Asean must back code of conduct before talks can begin with Beijing
China and Vietnam are squaring off again over claims to the Paracel and Spratly islands. Both sides have moved a step further in a dispute that could deepen to a chasm. To them, the 1979 China-Vietnam border war was a fresh reminder that if small tensions escape scrutiny, they could later develop like a cancer. China has chided Hanoi’s claims to the islands, known in Chinese as Nansha, Xisha and Zhongsha. To rub salt into the wounds, Beijing has raised the status of these islands to a prefecture. Meanwhile, Hanoi has also announced sovereignty over the islands as part of a newly declared law of the sea. China has already protested against Vietnam’s action. After the cooling down at the Scarborough Shoals between China and the Philippines in recent weeks, diplomatic tension at the other end of the sprawling South China Sea has flared again.
At this juncture, it seems to be a pattern among the claimants to do whatever they can when they are least expected to do so. All claimants have upped their claims. Some are outward and assertive, while others have been discreet. Therefore, it is important that all parties stop campaigns to build up their presence, whether civilian or military, on the disputed islands. Until recently, both Asean and China were able to work out such arrangements.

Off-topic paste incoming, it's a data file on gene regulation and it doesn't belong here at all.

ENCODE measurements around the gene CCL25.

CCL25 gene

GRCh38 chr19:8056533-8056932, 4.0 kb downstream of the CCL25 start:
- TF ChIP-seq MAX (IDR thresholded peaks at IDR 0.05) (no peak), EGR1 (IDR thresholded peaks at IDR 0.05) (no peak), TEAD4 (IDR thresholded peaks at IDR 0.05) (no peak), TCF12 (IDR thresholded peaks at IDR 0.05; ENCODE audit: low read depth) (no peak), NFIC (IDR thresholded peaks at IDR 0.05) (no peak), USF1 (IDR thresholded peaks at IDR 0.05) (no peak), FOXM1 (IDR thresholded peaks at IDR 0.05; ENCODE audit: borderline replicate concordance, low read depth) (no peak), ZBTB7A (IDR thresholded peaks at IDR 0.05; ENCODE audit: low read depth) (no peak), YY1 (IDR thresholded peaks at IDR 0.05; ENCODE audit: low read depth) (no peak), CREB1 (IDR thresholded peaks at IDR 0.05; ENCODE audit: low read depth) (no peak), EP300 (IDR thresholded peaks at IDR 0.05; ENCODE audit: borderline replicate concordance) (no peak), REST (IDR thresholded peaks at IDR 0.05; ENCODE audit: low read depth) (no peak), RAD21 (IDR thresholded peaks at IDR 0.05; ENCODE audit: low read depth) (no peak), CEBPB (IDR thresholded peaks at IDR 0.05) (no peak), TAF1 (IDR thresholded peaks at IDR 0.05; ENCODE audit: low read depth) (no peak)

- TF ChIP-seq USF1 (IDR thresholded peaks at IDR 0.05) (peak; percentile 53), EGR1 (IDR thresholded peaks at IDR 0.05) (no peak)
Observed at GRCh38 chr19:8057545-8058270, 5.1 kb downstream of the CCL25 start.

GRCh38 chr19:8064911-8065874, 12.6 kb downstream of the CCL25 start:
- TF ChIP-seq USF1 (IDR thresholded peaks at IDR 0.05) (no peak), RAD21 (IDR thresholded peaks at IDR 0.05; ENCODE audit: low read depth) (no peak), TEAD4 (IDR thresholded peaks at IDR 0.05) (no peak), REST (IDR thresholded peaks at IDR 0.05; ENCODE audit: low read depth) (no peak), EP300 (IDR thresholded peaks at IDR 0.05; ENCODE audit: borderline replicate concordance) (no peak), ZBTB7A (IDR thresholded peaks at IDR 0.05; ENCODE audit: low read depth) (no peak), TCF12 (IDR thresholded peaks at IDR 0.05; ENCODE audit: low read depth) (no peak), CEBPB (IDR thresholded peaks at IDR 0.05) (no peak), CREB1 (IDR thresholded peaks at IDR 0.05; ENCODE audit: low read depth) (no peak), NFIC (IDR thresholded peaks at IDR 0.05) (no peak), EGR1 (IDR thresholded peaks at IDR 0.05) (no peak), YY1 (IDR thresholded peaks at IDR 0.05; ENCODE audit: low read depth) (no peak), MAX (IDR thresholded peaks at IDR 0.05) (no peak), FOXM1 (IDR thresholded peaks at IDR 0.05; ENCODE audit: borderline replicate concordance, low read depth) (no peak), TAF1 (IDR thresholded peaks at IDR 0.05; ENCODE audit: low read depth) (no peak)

Since senior Asean officials have completed a draft of desirable elements in the code of conduct for the South China Sea, it is time that Asean foreign ministers vet and approve it in their meeting next month, so serious negotiations can begin between Asean and China. Both the Asean claimants and concerned countries understand this brinkmanship very well, that their common positions must be unified and strong. Otherwise, China-Asean negotiations over the code of conduct will be protracted
further. This code of conduct is an important mechanism to manage these disputes and prevent war.
China has asked to join the Asean discussion on the terms of reference at the end of last year, but Asean wanted to finish the whole draft first. Given China’s increased assertiveness, other claimants would like the see the code enforced. But China must agree first. Without the code of conduct, claimants could undertake threatening activities.
Attention on the South China Sea has zeroed in, lately, on the US role in the region. In past months, the US-Philippine cooperation – especially the security aspect – was highlighted. Washington has made clear that it remains nuclear and called for all claimants to settle the disputes and overlapping claims in friendly ways. Doubtless, with Washington’s comments, Asean has become more confident to engage with China.
Asean needs to take this opportunity to assure China that their overlapping claims can be settled in friendly ways without dragging in other powers or international institutions. Beijing remains highly suspicious that Washington is behind ongoing regional efforts to highlight China’s threat, especially on the claims in the South China Sea.